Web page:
Consider inattentional blindness—the screening out of visual information beyond our attentional focus. You have experienced this if you have ever been so preoccupied with one thing that you failed to see something else right in front of your eyes. (Smartphone-jabbing pedestrians dawdling along the bike path, this means you.) In a classic study often dubbed the “Invisible Gorilla” test, researchers showed participants a film clip of several people passing a basketball back and forth and asked them to count the number of passes between players in white and to ignore the players in black. During the film, someone in a gorilla costume wandered in among the players. In full view, this hairy interloper looked into the camera, beat its chest and drifted off again. Amazingly, most participants in this study reported that they did not see anything unusual or surprising during the clip. Highly open people, on the other hand, are less susceptible to inattentional blindness: they tend to see the things that others block out.

My colleagues and I at the University of Melbourne in Australia have explored these ideas further. In one recent study, we examined links between openness and a perpetual phenomenon called binocular rivalry. This occurs when one image is presented to our left eye while a different image is presented to the right eye. Because the brain cannot extract a coherent picture from these incompatible percepts, the two images seem to flip back and forth in our mind’s eye, each image rivaling the other for dominance. But sometimes both images do break through into conscious perception as a scrambled mash-up. In our study, we found that open people perceived this “mixed percept” for longer periods. It is as though the gates of perception are agape, allowing more visual information to flow into consciousness for open people.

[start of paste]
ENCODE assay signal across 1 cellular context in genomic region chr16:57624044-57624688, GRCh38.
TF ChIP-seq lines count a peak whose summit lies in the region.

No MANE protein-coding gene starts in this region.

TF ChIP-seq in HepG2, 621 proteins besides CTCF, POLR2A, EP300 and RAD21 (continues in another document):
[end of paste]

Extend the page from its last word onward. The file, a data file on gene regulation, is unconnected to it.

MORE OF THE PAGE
We have also examined how these findings extend to a very different kind of experience called mixed emotions—the simultaneous experience of contrasting feeling states (bittersweetness, nervous excitement, and so on). Might open people also be susceptible to such experiences, to have seemingly incompatible feelings break through into conscious experience, analogous to the two percepts in binocular rivalry? Indeed, we found that such individuals do report experiencing mixed emotions more frequently in their lives. This may be another example of the “permeability of consciousness,” in this case giving rise to complex emotional experiences.

What is happening in the brains of open people to produce these distinctive experiences? Here our knowledge is far murkier and less certain, the neuroscience of personality being a fraught and fledgling field. Some evidence implicates dopamine, a neurochemical that—among many other functions—signals the incentive value of information. This process might explain why open people seem to have more sensitive radars for detecting and processing all kinds of concepts, percepts and qualia. Another clue is an association between openness and activity in the “default network,” a neural system that simulates various experiences such as mind wandering, mental time travel and imagining others’ point of view. More research is needed to determine whether these neural processes underpin the flexible and inclusive cognition that characterizes open people.

As personality psychologists delve deeper into openness to experience, we push back the boundaries of knowledge of this fascinating trait. Is it an advantage to be higher on openness, or are there downsides? Can we change our level of openness and, if so, how? Is openness a uniquely human trait? How did it evolve? As the answers to these questions unfold, we better understand what it means to be open-minded and how it shapes our experience of the world.